Pauls Valley, OK, Pauls Valley Democrat

March 6, 2014

Support huge for hospital

Barry Porterfield
Pauls Valley Democrat — Pauls Valley voters made it very clear they want a hospital here as they brought big support on Tuesday to pass a new local sales tax measure.

It was pretty much a one-sided vote as nearly 84 percent of the ballots cast were in support of a half cent tax meant to help the financially struggling Pauls Valley General Hospital.

In all, 588 out of the 702 votes cast were in support of the tax measure, which comes to 83.8 percent.

That left 114 votes (16.2 percent) opposing the tax in an election that officials describe as a light turnout.

The voting was also likely impacted by many local streets still being covered much of Tuesday by ice dumped from a winter storm this past weekend, election officials said.

Naturally officials working for weeks to promote the tax proposal are smiling with the voting results.

“This is a new beginning for this organization,” said Jim Clough, chief executive officer of Pauls Valley’s hospital. “This is a new day for this hospital and this community.

“I think this makes a statement,” he said about the vote totals.

“The residents have made a statement they want a hospital here and are willing to support it.”

Clough was brought in to serve as the CEO by New Light Healthcare, which is currently working with the city of Pauls Valley to manage the local hospital.

Revenues from the half cent tax, which raises PV’s total tax rate to 9.75 percent, are estimated to be around $600,000 a year.

With the tax being passed on a permanent basis, all of the revenues generated by the half cent will be used to upgrade the hospital’s diagnostic equipment and services with some attention going to bring back the facility’s surgical services.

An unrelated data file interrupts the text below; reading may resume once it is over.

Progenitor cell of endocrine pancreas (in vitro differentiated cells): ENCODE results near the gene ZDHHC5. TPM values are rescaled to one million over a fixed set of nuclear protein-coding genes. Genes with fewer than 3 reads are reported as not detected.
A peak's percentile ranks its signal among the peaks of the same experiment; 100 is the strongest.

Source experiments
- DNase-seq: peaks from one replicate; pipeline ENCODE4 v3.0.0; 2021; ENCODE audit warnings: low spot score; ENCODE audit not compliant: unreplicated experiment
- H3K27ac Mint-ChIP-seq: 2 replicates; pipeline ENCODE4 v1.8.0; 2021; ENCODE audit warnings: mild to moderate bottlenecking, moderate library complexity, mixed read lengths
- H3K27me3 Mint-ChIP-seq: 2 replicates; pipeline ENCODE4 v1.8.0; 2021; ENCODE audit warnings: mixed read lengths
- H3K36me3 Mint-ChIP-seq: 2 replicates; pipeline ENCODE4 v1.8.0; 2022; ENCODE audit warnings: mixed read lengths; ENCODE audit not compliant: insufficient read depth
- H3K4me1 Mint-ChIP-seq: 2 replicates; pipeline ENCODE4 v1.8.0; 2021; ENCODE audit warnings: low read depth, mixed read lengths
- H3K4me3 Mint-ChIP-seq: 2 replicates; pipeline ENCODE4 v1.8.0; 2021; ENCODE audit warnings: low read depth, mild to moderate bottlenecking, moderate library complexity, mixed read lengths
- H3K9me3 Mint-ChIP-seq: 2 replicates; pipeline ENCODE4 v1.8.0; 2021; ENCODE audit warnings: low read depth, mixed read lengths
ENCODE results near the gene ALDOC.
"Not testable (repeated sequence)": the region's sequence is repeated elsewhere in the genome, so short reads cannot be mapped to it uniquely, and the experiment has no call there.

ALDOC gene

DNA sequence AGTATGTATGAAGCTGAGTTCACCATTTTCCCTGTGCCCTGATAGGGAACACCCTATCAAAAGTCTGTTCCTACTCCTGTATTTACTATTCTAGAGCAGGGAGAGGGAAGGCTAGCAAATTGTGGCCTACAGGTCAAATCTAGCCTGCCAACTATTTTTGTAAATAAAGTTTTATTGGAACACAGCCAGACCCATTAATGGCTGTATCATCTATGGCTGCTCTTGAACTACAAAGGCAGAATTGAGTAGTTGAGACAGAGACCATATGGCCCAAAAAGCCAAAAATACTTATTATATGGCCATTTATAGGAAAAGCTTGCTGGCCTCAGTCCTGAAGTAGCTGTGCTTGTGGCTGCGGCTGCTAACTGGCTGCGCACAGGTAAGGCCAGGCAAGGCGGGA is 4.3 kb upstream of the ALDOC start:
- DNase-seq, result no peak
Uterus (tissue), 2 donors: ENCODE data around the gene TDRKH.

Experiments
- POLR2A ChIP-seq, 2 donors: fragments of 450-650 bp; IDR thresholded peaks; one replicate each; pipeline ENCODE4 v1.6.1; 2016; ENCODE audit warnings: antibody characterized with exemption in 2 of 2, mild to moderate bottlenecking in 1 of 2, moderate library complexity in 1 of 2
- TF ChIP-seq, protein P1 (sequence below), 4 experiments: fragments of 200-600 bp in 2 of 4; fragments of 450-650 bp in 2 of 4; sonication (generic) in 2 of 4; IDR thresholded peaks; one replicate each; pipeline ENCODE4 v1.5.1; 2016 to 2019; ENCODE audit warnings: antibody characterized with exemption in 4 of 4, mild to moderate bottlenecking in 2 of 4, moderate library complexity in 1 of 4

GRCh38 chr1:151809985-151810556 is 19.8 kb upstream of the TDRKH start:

“The hard work comes next,” Clough said.

“We’ll be working to finalize plans for the turnaround.”

What Clough is referring to is the hospital’s financial turnaround as work will now move forward with funding plans based on the half cent tax.

It should take 30 to 60 days to finalize plans for the hospital’s immediate needs, he added.

Things were also upbeat at city hall after the vote.

“We’re very pleased with the outcome,” City Manager James Frizell said.

The community is definitely behind keeping this hospital open,” he said. “The community told us in a strong way they’re behind this hospital.”

Frizell said the next step will include figuring out the debt service or loan package needed to begin the process of making the hospital upgrades.

“There are several areas in the hospital that need upgrading,” he said. “We’ll sit down and prioritize what comes first.

“We know the billing system and the operating room will be first. After that we’ll need to prioritize what comes next.”